The sun made a welcome appearance as my chap manoeuvred the old sports car along the windy roads of Dartmoor like an F1 driver, where the finest Devonshire clotted cream beckoned us to the chintz bedecked Gateway Tea Room of Moretonhampstead for some well needed rest and refreshment. No sooner had we taken a seat than the owner’s golden retriever, later introduced to us as ‘Biscuit’, took a shine to my chap (by no means the world’s greatest dog lover) and settled down at his polished brogues for an afternoon nap. I could see my chap’s eyebrows raised above his menu as he perused the cakes – something sweet almost always manages to appease him. The charming owner took our order of a cream tea for two with a slice of lemon drizzle cake and offered us a vast selection of homemade jams. I opted for the loganberry (a cross between a blackberry and a raspberry with less seeds), made by her mother the previous week, and, as I later discovered, so scrumptious I would happily have purchased half a dozen jars for the relatives if the jams had been up for grabs. The freshly baked scones were generous, supremely fresh and soft, and placed beside an oozing pot of clotted cream such as I can only dream of back in London.
It was quite a struggle to fit the seat belt around the tum afterwards, as we continued on our way with the roof down and my hair looking more Edward Scissorhands than Grace Kelly by the time we arrived at The Lugger Hotel. Just 13 miles from Truro, in the picturesque Cornish fishing village of Portloe, the Lugger has hosted a regular stream of notable guests including Will Young, Dawn French, and Bob Hoskins, since its refurbishment by Oxford Hotels & Inns, and was recently named ‘Best Seaside Hotel’ by the Sunday Times. Comprising of a cluster of whitewashed buildings, including a 17th century smugglers’ inn, with just 22 rooms all stylishly decorated, this is boutique hotel heaven.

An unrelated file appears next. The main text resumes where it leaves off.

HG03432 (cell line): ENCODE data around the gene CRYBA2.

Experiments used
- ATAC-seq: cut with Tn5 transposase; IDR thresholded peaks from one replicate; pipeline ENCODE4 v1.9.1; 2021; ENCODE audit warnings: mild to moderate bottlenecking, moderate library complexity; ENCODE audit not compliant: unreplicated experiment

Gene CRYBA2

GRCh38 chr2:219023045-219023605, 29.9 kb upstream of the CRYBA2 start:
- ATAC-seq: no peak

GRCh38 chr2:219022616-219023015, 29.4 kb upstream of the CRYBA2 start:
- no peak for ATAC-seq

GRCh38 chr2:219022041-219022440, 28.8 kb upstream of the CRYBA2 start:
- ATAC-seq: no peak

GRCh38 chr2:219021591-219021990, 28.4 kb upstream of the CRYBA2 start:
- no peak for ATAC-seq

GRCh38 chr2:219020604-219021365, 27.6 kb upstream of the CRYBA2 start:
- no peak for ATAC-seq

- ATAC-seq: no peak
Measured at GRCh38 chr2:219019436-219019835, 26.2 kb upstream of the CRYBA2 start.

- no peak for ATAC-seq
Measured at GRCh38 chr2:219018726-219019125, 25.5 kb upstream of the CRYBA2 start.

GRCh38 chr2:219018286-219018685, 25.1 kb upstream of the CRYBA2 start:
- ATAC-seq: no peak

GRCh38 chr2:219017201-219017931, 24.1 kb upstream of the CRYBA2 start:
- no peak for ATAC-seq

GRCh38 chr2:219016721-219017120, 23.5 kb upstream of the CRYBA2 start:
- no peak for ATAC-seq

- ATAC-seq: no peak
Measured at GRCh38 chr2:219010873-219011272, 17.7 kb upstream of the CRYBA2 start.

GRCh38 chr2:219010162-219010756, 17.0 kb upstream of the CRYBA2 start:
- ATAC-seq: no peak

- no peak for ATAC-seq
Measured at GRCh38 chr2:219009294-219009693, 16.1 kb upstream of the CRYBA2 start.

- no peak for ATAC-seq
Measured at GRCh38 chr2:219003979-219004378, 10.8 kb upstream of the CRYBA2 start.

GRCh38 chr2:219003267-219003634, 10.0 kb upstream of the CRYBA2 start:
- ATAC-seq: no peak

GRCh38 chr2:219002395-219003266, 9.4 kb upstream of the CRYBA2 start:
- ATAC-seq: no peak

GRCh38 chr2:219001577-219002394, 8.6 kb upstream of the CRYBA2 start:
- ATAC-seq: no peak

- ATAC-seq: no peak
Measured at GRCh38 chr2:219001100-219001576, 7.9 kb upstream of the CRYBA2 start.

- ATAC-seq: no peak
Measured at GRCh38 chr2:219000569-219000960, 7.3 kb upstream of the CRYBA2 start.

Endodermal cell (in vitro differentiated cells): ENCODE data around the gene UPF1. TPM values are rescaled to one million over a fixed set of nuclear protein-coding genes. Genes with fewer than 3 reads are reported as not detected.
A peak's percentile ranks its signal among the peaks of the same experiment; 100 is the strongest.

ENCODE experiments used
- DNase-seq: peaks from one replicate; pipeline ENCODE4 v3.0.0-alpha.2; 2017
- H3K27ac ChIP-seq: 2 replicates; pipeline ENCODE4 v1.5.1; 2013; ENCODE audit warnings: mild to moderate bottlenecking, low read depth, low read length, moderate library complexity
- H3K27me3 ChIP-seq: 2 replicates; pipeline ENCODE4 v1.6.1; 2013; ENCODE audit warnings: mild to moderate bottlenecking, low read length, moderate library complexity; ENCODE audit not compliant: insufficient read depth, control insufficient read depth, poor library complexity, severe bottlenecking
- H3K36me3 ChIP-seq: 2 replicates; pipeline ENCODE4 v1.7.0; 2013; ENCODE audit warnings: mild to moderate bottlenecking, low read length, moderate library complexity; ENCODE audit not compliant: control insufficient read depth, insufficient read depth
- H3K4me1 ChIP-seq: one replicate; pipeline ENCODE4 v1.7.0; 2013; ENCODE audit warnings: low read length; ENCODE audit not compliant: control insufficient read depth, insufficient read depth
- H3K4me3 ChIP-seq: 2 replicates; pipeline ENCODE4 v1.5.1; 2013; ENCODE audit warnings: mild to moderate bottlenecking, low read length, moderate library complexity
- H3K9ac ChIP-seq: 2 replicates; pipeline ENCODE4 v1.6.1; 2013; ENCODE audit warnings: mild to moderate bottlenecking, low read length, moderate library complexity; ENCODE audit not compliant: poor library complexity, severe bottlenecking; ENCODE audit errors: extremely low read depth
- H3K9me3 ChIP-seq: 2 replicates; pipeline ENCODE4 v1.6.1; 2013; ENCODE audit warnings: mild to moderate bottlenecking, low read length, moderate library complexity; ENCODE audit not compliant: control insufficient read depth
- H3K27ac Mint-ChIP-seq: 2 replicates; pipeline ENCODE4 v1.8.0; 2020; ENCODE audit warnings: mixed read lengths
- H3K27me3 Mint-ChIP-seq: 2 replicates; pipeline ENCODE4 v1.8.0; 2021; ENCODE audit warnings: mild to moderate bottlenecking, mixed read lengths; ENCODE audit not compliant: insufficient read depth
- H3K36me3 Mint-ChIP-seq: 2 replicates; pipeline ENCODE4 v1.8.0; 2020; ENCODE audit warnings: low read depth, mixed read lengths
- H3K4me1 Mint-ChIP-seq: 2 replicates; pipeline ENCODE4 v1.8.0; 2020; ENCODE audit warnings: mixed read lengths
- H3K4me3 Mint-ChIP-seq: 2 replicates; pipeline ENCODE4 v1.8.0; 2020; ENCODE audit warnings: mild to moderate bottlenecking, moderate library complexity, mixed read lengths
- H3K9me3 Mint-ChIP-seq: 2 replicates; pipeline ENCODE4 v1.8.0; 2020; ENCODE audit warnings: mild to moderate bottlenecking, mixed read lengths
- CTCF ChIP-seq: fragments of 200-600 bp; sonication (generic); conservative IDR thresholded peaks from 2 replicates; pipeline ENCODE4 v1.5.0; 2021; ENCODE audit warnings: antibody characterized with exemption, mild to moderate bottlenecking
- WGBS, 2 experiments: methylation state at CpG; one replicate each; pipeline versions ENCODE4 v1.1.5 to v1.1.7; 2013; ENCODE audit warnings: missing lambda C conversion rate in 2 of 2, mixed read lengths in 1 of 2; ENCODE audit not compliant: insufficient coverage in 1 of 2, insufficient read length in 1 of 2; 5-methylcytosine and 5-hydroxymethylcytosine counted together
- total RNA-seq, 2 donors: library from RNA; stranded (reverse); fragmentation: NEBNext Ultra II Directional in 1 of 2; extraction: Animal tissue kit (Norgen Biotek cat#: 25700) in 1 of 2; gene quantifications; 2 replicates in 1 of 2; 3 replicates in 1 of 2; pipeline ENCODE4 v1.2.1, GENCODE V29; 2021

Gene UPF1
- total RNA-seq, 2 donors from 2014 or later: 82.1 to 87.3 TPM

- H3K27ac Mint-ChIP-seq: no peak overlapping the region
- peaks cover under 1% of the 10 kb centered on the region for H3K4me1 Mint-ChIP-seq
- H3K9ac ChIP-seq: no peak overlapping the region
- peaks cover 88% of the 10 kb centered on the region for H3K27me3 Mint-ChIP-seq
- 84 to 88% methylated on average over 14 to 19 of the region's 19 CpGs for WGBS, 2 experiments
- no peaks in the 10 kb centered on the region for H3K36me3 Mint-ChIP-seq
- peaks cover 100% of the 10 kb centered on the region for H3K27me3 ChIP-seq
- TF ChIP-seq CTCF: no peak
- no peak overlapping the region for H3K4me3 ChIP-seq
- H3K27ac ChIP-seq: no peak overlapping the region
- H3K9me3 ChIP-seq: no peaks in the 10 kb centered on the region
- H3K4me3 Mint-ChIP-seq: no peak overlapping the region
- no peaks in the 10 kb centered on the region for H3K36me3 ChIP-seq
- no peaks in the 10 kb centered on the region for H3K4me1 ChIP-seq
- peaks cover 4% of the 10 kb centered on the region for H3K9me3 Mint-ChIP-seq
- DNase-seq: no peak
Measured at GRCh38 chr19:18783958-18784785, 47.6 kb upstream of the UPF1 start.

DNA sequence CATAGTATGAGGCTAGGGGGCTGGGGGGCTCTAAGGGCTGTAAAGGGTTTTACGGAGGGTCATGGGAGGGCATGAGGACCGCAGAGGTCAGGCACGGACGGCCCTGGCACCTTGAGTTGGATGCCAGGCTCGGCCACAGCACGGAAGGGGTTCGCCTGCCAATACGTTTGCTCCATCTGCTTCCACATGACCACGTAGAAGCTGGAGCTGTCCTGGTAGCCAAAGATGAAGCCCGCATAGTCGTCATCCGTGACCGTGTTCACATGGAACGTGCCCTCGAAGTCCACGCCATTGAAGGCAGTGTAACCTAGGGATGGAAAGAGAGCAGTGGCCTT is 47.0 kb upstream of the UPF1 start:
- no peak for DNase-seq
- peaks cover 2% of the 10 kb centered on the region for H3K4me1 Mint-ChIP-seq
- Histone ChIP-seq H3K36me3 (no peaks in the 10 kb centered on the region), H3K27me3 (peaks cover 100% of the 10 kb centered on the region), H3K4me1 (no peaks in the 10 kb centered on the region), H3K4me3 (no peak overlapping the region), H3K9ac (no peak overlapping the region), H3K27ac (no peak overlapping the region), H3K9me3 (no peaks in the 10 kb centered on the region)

The welcoming manager, Richard Hartley, showed us to our peaceful and romantic room, number 201, located in the main building. With low ceilings, beige and white New England style decor, luxury bed linen, and a stunning view over the harbour and Atlantic ocean, it wasn’t hard to understand why so many have enthused about this very unique experience. Fresh fruit in every room, plus a jar of boiled sweets, were welcoming touches. The fridge wasn’t crammed with the typical mini-bar accoutrements such as Bombay Sapphire miniatures, Jelly Beans and champagne, but instead stocked with complimentary mineral water and fresh milk to accompany the oh-so-British tea and coffee making facilities – they were even thoughtful enough to provide us with shortbread biscuits. The only questionable addition to the room was a print out of a God-themed joke – bedtime reading verging on the bizarre. The Cornish may enjoy religious humour but this misguided quirk is likely to offend more guests than it pleases.